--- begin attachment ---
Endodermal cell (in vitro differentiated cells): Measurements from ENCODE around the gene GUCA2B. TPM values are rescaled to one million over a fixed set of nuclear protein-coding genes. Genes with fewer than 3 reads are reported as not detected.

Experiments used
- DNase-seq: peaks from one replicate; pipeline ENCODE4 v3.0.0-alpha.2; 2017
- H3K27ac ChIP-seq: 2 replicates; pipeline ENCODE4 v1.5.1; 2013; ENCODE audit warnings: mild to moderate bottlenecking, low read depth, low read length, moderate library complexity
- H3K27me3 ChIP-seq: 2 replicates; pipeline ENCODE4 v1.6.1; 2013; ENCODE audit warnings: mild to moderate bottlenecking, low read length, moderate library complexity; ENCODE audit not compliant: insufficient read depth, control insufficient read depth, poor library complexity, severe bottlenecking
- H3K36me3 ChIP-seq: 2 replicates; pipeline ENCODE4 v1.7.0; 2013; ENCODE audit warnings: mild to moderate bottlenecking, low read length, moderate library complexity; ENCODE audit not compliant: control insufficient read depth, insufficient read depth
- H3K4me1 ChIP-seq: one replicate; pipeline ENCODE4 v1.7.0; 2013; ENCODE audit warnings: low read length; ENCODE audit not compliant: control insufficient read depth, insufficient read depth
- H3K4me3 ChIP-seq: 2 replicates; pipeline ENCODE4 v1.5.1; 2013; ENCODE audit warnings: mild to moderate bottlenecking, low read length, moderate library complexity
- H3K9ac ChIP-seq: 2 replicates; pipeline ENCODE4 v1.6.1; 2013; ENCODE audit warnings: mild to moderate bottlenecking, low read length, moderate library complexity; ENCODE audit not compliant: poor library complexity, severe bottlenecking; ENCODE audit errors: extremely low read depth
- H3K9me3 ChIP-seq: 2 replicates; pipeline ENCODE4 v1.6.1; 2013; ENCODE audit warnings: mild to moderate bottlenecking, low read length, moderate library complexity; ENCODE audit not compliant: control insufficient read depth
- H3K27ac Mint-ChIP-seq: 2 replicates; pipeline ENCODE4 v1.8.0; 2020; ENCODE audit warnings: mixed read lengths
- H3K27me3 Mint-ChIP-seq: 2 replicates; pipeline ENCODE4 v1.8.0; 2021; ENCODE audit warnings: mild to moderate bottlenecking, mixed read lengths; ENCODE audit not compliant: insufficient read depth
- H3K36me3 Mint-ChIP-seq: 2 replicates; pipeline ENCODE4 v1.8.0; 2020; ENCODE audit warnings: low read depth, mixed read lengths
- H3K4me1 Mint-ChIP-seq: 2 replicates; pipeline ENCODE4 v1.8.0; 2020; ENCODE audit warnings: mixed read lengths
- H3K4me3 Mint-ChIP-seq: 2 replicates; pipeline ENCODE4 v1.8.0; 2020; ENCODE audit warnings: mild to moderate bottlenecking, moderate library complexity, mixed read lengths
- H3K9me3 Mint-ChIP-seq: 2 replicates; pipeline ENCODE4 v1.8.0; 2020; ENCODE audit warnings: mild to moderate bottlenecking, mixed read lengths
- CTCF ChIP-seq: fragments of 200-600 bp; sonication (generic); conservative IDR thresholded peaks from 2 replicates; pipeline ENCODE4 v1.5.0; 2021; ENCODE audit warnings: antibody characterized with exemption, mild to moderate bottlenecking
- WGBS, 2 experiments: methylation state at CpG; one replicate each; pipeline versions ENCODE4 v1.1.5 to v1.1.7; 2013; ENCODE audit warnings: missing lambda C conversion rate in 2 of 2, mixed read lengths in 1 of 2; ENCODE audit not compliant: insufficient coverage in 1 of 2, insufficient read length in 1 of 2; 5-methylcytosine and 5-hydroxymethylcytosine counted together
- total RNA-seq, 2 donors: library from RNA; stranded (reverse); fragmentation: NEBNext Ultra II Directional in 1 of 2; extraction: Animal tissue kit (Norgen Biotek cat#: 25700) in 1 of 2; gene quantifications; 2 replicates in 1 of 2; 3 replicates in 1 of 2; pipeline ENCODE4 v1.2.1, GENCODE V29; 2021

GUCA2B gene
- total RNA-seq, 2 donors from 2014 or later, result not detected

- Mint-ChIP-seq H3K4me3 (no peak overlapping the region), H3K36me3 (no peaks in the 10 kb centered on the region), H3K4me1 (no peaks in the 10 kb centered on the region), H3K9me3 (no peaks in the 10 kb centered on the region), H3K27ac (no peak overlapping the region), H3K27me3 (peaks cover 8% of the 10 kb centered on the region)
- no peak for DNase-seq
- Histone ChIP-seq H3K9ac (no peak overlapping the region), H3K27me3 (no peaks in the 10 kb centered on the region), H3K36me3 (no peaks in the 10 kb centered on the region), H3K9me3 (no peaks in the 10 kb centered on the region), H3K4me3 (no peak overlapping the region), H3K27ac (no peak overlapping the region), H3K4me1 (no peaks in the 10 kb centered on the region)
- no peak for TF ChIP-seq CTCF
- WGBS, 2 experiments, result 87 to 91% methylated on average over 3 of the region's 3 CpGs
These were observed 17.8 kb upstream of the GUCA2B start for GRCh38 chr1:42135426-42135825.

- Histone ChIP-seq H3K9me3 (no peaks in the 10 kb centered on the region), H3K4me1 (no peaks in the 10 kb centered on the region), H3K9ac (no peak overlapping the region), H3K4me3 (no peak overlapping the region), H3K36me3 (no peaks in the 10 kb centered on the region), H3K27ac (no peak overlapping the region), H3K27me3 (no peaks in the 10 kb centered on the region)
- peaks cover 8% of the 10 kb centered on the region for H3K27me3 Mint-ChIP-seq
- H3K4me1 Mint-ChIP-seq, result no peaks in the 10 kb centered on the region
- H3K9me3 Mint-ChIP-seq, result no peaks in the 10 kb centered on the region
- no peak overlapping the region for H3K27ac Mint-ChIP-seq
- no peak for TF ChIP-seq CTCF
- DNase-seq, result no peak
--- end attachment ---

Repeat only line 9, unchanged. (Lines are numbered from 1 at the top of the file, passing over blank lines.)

- H3K9ac ChIP-seq: 2 replicates; pipeline ENCODE4 v1.6.1; 2013; ENCODE audit warnings: mild to moderate bottlenecking, low read length, moderate library complexity; ENCODE audit not compliant: poor library complexity, severe bottlenecking; ENCODE audit errors: extremely low read depth